Most of Bali’s inhabitants today are descendants from those who fled Java island when Islam was introduced. The Bali Aga people are those who didn’t fall under the rule of post-Majapahit kings and their Hindu-Javanese court culture. Therefore they are seen as the original inhabitants of Bali island.
Their religion comes from the Indra sect in India and unlike the rest of Bali, they are casteless. They have a council of elders ranked by seniority instead of elected representatives.
There aren’t many Bali Aga villages on the island. Those which are still existing today are tucked away in forests, mountains or on scenic locations in East Bali, especially on the stretch between the coconut village of Candidasa and the capital of the Karangasem Regency, Amlapura.
Of these villages Tenganan near Candidasa is most open to foreigners. Trunyan located on the edge of the Batur crater is on the other hand one of the isolated places on the island.
The roads in most Aga villages run in a straight line from mountain to the sea while the small alleys run from east to west. Within one village there might be several banjar operational.
In the centre of every Aga village there is a big open building called the ‘bale agung’. This building is sacred and the village council comes here to talk about the most important affairs.
Sacred Dances and Instruments
You’ll also find other pavilions in an Aga village where villagers come together to perform certain rituals such as the Rejang Dance or playing the Gamelan Gambang.
The Rejang Dance is one of Bali’s most sacred dances. This dance is performed only in the inner courtyard of the temple. Its derivative is called the ‘penyembrahma’ dance. It is the opening dance for tourists which you can see at the Budaya Arts Center in Denpasar.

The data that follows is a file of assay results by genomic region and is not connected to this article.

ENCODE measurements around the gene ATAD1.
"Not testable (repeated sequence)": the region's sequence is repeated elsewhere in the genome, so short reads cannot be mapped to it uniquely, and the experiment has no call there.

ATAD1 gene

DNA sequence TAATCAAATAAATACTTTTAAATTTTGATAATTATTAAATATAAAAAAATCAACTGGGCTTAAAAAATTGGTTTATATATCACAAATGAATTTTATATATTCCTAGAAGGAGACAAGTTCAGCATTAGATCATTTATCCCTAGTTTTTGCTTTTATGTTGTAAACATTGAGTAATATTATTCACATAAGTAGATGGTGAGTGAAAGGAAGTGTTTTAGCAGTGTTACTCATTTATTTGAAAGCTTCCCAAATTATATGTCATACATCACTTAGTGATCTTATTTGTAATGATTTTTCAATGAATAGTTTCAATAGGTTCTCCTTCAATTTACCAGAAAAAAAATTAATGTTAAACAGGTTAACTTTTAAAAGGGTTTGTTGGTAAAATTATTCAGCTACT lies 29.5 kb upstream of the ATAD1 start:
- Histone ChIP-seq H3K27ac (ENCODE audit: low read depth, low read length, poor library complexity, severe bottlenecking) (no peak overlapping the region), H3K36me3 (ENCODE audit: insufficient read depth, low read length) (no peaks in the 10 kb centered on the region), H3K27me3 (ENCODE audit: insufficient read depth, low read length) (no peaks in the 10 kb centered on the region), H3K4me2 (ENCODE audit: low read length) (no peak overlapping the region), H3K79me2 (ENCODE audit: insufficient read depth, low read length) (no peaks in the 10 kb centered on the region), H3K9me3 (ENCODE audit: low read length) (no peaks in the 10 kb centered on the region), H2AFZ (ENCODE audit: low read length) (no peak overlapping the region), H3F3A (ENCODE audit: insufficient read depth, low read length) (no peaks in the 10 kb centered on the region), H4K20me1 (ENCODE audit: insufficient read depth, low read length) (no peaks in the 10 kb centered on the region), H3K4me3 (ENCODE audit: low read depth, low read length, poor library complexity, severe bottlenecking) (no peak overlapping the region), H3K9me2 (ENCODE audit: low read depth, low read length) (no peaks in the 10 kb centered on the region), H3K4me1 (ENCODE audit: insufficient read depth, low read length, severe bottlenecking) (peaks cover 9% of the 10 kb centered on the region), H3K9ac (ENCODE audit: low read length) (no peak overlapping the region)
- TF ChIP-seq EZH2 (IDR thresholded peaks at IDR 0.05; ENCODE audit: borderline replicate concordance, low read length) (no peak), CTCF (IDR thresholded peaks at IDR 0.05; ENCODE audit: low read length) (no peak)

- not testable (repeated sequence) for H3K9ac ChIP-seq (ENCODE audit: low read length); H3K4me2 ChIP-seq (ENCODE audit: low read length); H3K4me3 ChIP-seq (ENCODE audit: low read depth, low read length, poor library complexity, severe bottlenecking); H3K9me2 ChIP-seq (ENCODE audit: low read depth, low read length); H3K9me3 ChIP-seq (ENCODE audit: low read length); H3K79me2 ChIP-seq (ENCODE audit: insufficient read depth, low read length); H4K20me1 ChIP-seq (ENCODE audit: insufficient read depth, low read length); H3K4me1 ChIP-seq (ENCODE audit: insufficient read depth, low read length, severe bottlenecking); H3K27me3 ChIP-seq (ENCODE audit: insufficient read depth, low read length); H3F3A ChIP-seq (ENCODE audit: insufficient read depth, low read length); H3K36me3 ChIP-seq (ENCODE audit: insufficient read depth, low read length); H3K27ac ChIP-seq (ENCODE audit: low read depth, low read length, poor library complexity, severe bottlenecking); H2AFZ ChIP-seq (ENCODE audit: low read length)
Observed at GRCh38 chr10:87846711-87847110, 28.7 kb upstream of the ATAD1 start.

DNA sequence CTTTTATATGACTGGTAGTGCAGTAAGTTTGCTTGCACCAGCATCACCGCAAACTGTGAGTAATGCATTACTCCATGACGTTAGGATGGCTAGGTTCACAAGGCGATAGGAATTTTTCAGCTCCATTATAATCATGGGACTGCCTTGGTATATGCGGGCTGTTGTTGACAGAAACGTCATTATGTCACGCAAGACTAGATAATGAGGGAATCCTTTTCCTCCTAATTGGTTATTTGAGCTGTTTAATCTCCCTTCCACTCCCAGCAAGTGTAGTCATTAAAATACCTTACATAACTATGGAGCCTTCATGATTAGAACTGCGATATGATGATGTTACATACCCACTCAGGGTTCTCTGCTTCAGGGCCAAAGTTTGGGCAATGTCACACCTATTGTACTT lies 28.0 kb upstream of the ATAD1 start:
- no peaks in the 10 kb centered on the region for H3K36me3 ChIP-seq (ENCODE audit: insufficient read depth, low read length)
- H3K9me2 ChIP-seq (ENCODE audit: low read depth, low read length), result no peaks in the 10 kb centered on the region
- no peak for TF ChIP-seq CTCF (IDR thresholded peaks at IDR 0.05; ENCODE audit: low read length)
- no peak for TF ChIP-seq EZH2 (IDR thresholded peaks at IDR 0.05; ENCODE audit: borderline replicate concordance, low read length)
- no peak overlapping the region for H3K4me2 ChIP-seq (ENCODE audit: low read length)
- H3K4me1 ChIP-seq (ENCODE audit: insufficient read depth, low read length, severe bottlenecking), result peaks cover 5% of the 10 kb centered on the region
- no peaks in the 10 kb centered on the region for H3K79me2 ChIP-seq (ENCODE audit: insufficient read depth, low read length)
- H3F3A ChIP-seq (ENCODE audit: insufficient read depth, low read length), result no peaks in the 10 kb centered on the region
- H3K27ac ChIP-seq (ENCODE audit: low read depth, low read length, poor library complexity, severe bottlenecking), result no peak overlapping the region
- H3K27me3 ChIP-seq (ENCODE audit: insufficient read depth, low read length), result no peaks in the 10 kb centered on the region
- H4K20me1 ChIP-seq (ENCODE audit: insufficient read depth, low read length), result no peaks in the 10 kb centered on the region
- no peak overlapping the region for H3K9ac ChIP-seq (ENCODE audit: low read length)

Just like their dances their instruments are also sacred to varying degrees. For instance at the village of Asak, southeast of Tenganan, the Gamelan Gambang instrument plays an important role in their rituals. This Gamalan is composed of four wooden keyed xylophones played with Y-shaped mallets in each hand and there is a pair of seven-keyed bronze xylophones to carry the melody.
The Bali Aga do not have the same ceremonies as the other Balinese on the island. Nyepi, Galungan, Caka New Year and Ngaben are not part of their rituals. They don’t cremate their dead. They bring them to the cemetery after the sun has reached its highest point. Here they undress the dead and bury the corpse facing the sun.
However the Aga at Trunyan don’t cremate their dead, nor bury their dead. They bring them to a special spot outside the village. Here they place them in bamboo cages and leave them to the elements.
If you like to have a look at the structure of Bali Aga villages you can go to Taro (famous for their albino cattle), Bug Bug, Bebandem, Asak, Bungaya, Timbrah, Penglipuran (famous for their bamboo skills), Tenganan (famous for their double weaved dyed ikat cloths) or Batur (famous for their directional temple and volcanic lake).